Every couple of weeks I have the pleasure of joining Adrienne Pan, the co-host of Radio Active on CBC Radio One. You can listen via AM740, FM93.9 (in Edmonton), through the CBC Listen app, or via the web on Radio One at CBC.ca. Today we’ll be on at 5:20pm.

Once the show has aired, if there is an audio version available I will add a link to it here. A listing of all of the columns is here. For those without audio versions, I will attach a transcript of the column to the bottom of this post after its airing.

Today’s topic:

There is a great deal of polarization that is disrupting the success of many important public conversations. But before we can find any common ground to work from, we must first find ways to listen to those we disagree with. Today’s column features an exercise we can undertake that can help improve our ability to truly hear what other people are really saying.

Consider checking us out. If you’ve never heard the CBC Radio Active show before, I’m sure you’ll enjoy it. They have a great team.

Take care everyone.

peace. s

 

Transcript

Audio Link

Adrienne: Thanksgiving is coming up, and with so many controversial hot topics right now– Donald Trump and the US election, COVID-19 and mask wearing, racial injustice and the defunding of police– dinner table conversation could get very heated. So today, our Wellness columnist Scott McPherson is joining us to talk about civil discourse and moving away from polarization and towards unity. Hi Scott.

Scott: Hi Adrienne.

Adrienne: Okay. Maybe we should start with, ‘what’s changed?’ Why do people seem to be less reasonable and more aggressive than they were, even only five years ago?

Scott: Well, you know, we started off with a bunch of advantages that we may not have actually noticed before. So we had like two World Wars where people needed to come together. And then, previously, there were a lot fewer conveniences in life. So everybody leaned on each other a lot more. So this is the era where things like Community Leagues got invented. There was a lot of community stuff. Plus, real wages rose steadily from WWII all the way to about the mid 70’s. So people were in really good moods. Even the music was happy. Glen Miller keeping even wartime positive with stuff like ‘In the Mood.’ Motown had a lot of upbeat stuff. The hippies were going to save the world with Coca Cola and Progressive Rock. Disco had people like the Bee Gees doing stuff like ‘Staying Alive.‘ So, it was all super positive. But the periods since then saw the wage gap grow. The Cold War was everyone trying to avoid nuclear annihilation. Business got way more ruthless. So by the time we got to Grunge music, it actually was marking a shift in tone for the society overall. Then shortly after that we all split off into individual little iWorld’s, where we all stopped listening to each other because we had iPods stuck in our ears. And that’s right when social media showed up. But we’re all online at different times. So people’s replies were coming an hour later and, what used to be back-and-forth discussions, start to feel just more like firm statements. Then later, our egos would have trouble backing down from stuff we said, even if people had some pretty good counter-arguments.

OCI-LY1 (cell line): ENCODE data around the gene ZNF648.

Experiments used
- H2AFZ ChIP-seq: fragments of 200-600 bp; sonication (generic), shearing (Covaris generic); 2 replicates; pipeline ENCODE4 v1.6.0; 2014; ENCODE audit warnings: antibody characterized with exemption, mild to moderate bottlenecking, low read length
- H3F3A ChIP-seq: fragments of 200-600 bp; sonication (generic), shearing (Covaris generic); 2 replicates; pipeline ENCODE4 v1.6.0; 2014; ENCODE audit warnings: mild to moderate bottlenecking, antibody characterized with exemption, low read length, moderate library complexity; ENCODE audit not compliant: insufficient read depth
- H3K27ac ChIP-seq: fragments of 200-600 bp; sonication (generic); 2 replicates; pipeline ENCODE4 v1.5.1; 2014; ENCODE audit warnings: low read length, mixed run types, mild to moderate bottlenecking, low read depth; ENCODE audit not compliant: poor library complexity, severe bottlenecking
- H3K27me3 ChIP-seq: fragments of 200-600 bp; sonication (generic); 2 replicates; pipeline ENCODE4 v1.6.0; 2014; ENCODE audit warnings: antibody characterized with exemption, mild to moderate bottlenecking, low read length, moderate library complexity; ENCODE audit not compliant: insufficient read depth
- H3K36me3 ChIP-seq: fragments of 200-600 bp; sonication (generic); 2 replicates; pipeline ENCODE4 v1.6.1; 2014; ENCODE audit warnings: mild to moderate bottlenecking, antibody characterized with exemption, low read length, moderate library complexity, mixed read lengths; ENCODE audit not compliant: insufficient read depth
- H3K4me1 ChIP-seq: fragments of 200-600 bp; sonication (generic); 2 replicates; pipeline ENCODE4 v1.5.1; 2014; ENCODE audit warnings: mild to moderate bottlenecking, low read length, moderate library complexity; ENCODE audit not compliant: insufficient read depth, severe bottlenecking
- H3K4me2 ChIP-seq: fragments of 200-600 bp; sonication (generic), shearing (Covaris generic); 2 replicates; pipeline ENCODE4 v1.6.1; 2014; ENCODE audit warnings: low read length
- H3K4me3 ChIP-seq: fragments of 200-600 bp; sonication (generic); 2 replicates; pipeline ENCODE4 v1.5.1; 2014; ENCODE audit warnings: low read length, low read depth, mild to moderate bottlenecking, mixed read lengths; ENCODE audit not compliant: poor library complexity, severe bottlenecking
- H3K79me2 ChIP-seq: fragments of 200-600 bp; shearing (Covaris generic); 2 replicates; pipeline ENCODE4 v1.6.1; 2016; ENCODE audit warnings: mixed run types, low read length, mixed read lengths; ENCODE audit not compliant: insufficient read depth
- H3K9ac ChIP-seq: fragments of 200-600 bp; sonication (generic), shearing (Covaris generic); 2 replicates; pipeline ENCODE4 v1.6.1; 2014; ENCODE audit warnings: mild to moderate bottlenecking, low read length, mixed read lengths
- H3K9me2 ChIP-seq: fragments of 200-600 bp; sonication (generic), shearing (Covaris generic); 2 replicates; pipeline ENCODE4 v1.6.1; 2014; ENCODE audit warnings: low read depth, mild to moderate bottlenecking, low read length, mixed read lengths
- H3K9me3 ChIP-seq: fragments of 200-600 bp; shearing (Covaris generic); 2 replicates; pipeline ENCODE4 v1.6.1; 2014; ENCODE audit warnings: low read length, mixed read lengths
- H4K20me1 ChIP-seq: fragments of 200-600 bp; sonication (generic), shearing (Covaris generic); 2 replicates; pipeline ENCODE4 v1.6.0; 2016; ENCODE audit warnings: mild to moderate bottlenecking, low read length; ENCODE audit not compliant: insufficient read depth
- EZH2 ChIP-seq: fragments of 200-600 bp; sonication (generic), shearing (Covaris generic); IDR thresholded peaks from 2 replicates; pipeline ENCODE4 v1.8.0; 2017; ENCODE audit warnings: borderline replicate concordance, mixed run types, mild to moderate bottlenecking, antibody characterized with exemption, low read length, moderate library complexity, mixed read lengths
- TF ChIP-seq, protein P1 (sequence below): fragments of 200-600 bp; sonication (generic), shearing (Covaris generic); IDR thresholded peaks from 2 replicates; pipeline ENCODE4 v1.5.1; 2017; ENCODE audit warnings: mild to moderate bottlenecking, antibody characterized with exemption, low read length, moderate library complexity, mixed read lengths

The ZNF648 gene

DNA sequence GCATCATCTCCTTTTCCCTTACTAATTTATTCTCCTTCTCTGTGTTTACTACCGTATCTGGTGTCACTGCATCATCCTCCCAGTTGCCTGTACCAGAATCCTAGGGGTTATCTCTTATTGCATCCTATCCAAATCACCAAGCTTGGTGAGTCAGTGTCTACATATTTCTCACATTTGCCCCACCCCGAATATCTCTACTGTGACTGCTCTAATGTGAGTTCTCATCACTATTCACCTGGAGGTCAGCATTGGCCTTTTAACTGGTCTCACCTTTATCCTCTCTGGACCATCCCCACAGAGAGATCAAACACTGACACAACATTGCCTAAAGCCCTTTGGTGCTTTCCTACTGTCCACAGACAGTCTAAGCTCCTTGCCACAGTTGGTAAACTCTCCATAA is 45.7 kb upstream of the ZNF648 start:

Adrienne: So, rather than a sudden change, we’ve been shifting this way for a while?

Scott: Yeah. It’s tempting to see it as ‘new,’ but if we look closely it’s not hard to see that the public messaging during WWII was about how everyone was in everything, together. But by 2001, we have the iPod and pretty much all the discussions are about individuality. So if we add that back-and-forth nature of social media, the divisions start feeling almost inevitable.

Adrienne: So, is that more selfish, ‘my way or the highway’ approach– more our nature now?

Scott: Not our nature I don’t think, no. Humans are still pack animals, so we’re still tilted towards working together. So that means any cooperating that we do, will feel good. So that’ll help. But one of the best things we can do –that we used to better– is listen better. On social media, if someone ‘says’ something we don’t like, we can just ignore it. Or we can even toss out a casual insult. And at a distance, that kind of thing doesn’t feel as mean as it would in person. But, over time, public discourse deteriorates to the point where people just end up just shouting insults at each other. I’m sure everybody’s seen examples of it. Really nice people being mean.

Adrienne: Too many examples, actually. So, are there ways to rebuild that sense of unity?

Scott: Yeah, for sure. And the world’s even helping. Because COVID is like a giant empathy machine. I mean, the news is always going to focus on that small group of people that isn’t getting along. But in reality, if we look at the news, in the background, most people in most places are wearing masks, and that’s all about protecting other people. And yeah, people are concerned about how much we’re paying for aid programs, but everybody pretty much agrees we got to spend that public money to keep other people afloat. So as much as there is division, there’s also more unity, and charity, and kindness being shown all at the same time. It’s actually a lot like WWII. There’s even a lot of heroes and survivors walking around. So, we all have this sense that we’re having a collective experience, which really helps. All we have to do now is kind of supercharge that by re-learning how to listen to each other.

Adrienne: And who should we be listening to?